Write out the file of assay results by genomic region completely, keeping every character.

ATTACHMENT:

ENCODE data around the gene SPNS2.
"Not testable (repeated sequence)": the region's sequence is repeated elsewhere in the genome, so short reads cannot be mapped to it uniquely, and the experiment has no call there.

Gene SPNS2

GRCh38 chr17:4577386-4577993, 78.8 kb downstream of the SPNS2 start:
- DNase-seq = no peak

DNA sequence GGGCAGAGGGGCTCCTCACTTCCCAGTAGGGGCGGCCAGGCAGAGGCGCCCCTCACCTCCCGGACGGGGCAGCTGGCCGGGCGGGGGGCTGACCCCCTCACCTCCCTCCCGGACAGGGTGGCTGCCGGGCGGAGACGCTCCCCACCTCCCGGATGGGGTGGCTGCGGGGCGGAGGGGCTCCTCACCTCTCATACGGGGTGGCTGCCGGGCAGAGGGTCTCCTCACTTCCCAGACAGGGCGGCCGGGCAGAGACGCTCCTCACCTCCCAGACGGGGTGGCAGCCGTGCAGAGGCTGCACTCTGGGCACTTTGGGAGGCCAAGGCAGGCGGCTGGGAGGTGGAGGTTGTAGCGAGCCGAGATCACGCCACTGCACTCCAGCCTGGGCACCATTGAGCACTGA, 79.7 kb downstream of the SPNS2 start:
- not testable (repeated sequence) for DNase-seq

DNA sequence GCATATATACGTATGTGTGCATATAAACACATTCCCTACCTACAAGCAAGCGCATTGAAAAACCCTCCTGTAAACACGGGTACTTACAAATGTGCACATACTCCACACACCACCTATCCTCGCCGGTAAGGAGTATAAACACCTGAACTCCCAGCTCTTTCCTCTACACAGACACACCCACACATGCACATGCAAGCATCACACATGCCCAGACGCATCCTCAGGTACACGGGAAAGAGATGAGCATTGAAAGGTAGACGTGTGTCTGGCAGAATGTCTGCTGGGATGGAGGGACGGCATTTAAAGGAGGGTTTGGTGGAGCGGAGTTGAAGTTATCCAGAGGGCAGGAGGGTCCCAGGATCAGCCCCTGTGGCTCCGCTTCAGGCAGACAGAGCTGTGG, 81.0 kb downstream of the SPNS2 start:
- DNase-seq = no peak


ENCODE data around the gene SPNS2.
"Not testable (repeated sequence)": the region's sequence is repeated elsewhere in the genome, so short reads cannot be mapped to it uniquely, and the experiment has no call there.

Gene SPNS2

GRCh38 chr17:4577386-4577993, 78.8 kb downstream of the SPNS2 start:
- DNase-seq = no peak

DNA sequence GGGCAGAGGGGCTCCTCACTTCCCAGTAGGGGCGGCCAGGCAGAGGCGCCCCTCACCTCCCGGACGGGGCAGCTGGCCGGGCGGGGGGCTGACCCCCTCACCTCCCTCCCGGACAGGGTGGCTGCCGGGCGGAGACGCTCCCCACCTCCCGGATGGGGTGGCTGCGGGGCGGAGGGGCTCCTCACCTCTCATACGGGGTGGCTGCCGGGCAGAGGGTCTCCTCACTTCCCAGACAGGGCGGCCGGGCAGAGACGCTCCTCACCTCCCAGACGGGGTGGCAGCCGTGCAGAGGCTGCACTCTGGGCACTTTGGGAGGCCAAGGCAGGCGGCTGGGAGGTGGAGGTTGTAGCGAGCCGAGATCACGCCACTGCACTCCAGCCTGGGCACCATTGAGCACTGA, 79.7 kb downstream of the SPNS2 start:
- not testable (repeated sequence) for DNase-seq

DNA sequence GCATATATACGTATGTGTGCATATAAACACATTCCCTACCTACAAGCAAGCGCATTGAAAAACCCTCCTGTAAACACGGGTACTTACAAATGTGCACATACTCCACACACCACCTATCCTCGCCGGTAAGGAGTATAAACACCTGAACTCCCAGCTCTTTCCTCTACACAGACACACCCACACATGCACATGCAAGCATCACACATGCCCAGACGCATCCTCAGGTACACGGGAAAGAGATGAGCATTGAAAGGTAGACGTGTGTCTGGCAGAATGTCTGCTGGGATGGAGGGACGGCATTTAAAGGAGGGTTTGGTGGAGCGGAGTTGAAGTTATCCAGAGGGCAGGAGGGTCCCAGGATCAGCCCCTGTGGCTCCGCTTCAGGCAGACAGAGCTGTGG, 81.0 kb downstream of the SPNS2 start:
- DNase-seq = no peak